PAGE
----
© Copyright 2013 GoodTherapy.org. All rights reserved. Permission to publish granted by Suzette Bray, MFT, Dialectical Behavior Therapy Topic Expert Contributor

The preceding article was solely written by the author named above. Any views and opinions expressed are not necessarily shared by GoodTherapy.org. Questions or concerns about the preceding article can be directed to the author or posted as a comment below.

  • Leave a Comment
  • Debbie Corso

    January 17th, 2013 at 10:39 PM

    This is a great summary of the DBT Distress Tolerance skills.

  • Jayme g

    January 18th, 2013 at 3:58 AM

    I wonder why it is that some are able to tolerate huge amounts of stress and actually thrive from it. . . while there are others that any little bit of upset sends them into a tailspin?

    I know people on both ends of the spectrum, and I tend to be a little more like those who don’t handle stress very well at all. I can’t say that it was how my parents behaved or raised me, it’s just this has always been kind of who I am. I am not affected by it to the extreme like I am sure others are and have never even had to seek help for it, but it is something that I try to stay mindful of and try to keep under control so I don’t feel like I am going to lose it if there is a stressful even in my life.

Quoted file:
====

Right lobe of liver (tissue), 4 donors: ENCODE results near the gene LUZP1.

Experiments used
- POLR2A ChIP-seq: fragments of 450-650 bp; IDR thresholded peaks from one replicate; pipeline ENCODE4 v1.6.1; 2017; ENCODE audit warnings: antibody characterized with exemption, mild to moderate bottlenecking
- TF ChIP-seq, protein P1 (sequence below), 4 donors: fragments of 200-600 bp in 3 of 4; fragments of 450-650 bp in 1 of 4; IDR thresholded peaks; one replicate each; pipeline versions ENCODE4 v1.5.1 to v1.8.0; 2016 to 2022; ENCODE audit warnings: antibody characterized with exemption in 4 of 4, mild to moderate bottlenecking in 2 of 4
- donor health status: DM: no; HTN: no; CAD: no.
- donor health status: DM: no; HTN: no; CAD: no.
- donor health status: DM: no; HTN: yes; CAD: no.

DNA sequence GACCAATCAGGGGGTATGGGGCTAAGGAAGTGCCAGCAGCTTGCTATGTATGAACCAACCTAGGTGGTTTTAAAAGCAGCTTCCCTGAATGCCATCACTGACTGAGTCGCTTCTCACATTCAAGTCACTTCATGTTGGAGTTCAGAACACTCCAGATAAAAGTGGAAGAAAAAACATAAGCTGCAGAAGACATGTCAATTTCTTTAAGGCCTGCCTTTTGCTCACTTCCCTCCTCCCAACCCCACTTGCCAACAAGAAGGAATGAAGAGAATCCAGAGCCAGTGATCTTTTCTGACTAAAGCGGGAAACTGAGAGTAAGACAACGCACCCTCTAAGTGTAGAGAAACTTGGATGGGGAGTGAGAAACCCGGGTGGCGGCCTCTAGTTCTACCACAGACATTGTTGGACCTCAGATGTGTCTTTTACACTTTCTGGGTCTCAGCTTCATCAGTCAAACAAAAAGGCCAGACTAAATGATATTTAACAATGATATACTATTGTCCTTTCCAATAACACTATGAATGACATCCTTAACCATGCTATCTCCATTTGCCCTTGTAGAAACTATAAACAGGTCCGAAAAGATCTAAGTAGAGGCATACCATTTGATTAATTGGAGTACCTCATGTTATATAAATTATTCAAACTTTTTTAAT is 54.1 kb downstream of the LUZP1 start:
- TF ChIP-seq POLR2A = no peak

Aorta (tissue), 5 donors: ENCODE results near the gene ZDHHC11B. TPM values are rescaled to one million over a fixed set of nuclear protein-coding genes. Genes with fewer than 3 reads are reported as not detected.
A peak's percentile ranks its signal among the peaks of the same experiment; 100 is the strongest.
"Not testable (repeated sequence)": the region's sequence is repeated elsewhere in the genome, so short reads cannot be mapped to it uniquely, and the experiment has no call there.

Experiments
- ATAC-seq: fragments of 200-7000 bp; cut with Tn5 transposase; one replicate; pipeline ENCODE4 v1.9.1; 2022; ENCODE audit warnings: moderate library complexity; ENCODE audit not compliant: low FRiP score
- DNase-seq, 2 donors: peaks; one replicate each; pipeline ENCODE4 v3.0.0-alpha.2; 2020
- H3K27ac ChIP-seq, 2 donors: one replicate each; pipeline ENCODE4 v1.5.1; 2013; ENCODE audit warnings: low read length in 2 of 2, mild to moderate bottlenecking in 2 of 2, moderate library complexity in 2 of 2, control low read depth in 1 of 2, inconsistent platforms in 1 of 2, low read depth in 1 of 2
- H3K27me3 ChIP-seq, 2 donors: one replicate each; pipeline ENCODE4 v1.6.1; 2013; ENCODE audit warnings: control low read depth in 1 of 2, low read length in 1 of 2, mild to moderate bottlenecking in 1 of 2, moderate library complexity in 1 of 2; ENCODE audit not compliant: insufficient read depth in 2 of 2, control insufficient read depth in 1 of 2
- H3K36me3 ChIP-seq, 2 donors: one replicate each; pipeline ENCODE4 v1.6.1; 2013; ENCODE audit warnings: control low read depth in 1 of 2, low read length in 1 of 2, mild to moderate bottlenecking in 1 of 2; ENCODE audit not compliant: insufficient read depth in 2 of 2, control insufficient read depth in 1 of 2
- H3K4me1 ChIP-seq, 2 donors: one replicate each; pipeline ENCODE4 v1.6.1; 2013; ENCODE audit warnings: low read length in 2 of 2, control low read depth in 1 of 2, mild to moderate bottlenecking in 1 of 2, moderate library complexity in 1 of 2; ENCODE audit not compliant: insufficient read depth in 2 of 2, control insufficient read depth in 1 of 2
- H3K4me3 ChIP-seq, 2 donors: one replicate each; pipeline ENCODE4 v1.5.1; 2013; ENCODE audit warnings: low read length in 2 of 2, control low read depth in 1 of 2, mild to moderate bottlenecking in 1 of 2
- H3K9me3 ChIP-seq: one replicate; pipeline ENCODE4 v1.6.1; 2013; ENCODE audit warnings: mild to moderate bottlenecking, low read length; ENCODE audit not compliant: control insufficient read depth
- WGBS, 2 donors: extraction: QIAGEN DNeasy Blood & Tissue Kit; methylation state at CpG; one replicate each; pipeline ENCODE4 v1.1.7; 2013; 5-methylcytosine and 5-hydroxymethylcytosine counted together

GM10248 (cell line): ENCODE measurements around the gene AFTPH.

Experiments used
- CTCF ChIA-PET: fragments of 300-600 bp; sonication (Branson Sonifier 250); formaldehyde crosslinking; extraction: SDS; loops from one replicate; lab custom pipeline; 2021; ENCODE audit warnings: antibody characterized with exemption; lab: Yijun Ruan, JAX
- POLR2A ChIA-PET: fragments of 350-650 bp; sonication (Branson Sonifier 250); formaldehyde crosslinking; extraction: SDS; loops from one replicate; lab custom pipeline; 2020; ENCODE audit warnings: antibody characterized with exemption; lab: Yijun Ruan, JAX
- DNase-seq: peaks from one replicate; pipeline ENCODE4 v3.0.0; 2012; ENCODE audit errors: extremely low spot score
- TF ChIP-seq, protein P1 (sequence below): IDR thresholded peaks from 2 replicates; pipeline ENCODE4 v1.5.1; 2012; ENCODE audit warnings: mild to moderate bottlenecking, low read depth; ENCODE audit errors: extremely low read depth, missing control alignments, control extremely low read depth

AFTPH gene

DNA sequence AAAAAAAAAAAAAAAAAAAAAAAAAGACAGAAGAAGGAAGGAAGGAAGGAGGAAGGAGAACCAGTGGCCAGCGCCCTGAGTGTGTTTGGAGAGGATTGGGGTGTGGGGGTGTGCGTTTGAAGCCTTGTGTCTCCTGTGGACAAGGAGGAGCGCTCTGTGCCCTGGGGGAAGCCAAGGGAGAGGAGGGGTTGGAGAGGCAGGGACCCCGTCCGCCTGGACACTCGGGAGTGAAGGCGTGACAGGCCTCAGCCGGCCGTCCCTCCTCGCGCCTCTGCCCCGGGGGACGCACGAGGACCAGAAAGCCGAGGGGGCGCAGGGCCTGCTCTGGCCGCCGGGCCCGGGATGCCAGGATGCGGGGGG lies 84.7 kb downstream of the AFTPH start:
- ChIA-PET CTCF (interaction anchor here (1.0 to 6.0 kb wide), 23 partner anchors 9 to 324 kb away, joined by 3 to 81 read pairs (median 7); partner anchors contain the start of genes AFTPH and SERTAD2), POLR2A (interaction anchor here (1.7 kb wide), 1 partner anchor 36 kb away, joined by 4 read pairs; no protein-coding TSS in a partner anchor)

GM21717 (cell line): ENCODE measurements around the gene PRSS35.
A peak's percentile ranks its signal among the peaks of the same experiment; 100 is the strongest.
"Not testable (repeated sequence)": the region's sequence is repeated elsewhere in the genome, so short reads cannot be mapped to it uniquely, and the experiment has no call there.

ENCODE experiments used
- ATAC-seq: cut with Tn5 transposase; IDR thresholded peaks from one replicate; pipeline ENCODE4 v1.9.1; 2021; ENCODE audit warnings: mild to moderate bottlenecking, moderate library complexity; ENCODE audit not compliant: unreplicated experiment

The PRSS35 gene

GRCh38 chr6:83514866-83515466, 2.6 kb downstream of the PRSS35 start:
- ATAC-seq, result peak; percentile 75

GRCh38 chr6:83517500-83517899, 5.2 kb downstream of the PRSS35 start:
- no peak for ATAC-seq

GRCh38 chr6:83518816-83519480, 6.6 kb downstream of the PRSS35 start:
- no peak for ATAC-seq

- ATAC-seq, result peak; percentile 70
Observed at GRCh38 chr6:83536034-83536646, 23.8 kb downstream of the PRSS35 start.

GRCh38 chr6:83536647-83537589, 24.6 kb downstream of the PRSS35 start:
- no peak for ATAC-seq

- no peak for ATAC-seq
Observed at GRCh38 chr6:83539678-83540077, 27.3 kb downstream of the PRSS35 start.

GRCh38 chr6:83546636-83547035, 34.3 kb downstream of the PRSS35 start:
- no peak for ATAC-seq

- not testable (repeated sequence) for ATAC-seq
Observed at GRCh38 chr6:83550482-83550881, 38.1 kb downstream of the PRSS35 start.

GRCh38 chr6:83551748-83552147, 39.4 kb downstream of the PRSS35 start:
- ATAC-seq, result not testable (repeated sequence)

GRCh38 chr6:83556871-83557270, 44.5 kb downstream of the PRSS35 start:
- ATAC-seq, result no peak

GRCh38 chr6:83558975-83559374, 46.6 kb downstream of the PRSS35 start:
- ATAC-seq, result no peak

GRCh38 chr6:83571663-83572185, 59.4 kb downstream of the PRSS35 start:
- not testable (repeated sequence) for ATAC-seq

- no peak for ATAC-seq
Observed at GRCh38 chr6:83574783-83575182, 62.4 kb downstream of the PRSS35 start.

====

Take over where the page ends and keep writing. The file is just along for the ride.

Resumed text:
For me I think it has always been more about that loss of complete control that does not feel good to me.

  • Karenn B

    December 18th, 2019 at 10:49 AM

    Wow, I loved this presentation. Very helpful!

    Jayme, I think you kind of answer your own question, and should look deeper into how to build resilience. The people in my life, as examples for dealing didn’t handle stress super-well, either; and I also have some of the same ‘sensitive’ wiring and DNE as my living social examples.